Proposed budget cuts would drop Alberta to near the back of the pack

Cuts would weaken public services and deliver a significant blow to the provincial economy

Edmonton – Proposed nine per cent cuts to government spending will drop Alberta to near the back of the pack among Canadian provinces in terms of per-capita spending on public services.

If the cuts proposed yesterday by Premier Jim Prentice are enacted, Alberta will move down to eighth-place amongst Canada’s ten provinces in terms of per-capita spending on health care, education and other public services. At present, the province is in sixth place.

“Premier Prentice’s plan to lop nine per cent off the province’s spending on public services is wildly irresponsible,” Alberta Federation of Labour president Gil McGowan said. “What the so-called Klein revolution taught us is that deep cuts don’t end recessions, they make them deeper and longer.”

According to figures published by the Royal Bank of Canada, Alberta currently spends about $9,786 per person on public services, slightly less than the average for other provinces. If the proposed cuts are enacted, this would be reduced to $8,905, ahead of only Ontario and Quebec, whose more urbanized populations allow them to deliver services more cheaply.

“Obviously, the declining price of oil is a big concern. But the effect of low-priced oil on the provincial budget has been magnified by irresponsible choices made by successive PC governments. Specifically, things like the flat tax, corporate tax cuts and royalty cuts have blown a hole in the revenue base that we need to fund important public services like education and health care,” McGowan said. “The solution is to fix the holes, not sacrifice the services that our growing population needs.”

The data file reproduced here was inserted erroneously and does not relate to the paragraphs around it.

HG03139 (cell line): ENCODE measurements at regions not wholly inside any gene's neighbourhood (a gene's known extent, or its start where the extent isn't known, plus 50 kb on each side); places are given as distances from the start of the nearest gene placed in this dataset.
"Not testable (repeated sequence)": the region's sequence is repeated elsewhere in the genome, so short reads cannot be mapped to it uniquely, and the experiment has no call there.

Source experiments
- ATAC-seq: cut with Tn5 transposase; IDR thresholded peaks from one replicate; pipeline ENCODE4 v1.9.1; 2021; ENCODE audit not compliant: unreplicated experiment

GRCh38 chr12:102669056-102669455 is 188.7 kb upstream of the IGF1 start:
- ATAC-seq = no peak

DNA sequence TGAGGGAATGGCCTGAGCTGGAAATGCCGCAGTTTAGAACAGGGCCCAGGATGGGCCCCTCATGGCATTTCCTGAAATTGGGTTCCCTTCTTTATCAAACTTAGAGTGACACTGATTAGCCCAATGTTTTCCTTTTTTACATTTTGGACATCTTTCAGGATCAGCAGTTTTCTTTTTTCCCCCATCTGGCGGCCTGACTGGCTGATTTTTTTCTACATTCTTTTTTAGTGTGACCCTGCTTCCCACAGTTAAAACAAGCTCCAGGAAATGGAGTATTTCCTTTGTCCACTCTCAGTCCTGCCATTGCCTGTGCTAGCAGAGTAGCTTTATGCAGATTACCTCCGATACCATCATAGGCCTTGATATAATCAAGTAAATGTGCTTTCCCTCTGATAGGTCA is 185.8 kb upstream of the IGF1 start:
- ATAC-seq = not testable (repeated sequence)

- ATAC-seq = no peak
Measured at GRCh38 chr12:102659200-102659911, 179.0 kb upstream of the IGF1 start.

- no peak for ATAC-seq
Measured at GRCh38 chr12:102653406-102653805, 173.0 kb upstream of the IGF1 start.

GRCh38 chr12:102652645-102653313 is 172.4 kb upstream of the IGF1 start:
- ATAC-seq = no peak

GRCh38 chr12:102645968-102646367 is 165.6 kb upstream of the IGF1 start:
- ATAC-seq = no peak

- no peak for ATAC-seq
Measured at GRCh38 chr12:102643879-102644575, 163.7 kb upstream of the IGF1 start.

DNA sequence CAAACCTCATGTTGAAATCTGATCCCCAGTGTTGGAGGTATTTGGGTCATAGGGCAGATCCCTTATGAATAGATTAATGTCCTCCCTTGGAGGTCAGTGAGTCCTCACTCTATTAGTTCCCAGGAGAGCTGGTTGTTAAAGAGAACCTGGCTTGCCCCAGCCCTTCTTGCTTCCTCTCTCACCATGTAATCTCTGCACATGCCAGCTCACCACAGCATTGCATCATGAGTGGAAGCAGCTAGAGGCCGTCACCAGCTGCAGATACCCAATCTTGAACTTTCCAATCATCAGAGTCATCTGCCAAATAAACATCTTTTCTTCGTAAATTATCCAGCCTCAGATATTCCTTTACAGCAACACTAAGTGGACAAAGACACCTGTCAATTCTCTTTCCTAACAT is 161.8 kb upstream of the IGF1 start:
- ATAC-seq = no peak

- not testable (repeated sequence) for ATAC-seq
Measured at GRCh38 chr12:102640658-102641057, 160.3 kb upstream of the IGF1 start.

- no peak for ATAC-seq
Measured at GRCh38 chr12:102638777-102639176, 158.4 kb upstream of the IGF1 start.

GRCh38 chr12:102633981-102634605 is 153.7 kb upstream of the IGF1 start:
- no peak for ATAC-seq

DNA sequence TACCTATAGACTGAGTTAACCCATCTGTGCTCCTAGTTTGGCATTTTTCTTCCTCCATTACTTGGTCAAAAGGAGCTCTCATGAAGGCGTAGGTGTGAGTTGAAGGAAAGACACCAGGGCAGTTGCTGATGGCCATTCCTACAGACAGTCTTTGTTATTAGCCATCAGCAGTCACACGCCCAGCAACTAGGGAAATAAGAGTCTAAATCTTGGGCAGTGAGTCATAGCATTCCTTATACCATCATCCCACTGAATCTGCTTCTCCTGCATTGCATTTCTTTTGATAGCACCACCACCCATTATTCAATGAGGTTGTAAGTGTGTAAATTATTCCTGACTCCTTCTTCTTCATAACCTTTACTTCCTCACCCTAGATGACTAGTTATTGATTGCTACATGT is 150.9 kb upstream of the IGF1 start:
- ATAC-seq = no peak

The RBC figures also show that no other province spends less on public services as a proportion of its economy than Alberta. In Alberta, the government spends only 11.3 percent of the provincial economy on public services, while the Canadian average is 18.7 percent. The next-lowest spending province is Saskatchewan, where they use 16.1 percent of their economy to fund public services.

“Premier Prentice wants to leave the impression that we have no choice but to cut spending, even on core services like health care and education,” McGowan said. “But the truth is that we have many options. If we collected revenue at a rate that was closer to the national average we’d be able to weather this storm more easily. The Tories themselves admit that we could raise taxes by $11 billion a year and still be the lowest tax jurisdiction in the country. And it’s important to remember that we still have no debt. The point is that cuts are not the only alternative.”



Olav Rokne, Communications Director, Alberta Federation of Labour at 780.218.4351 (cell)
or via e-mail

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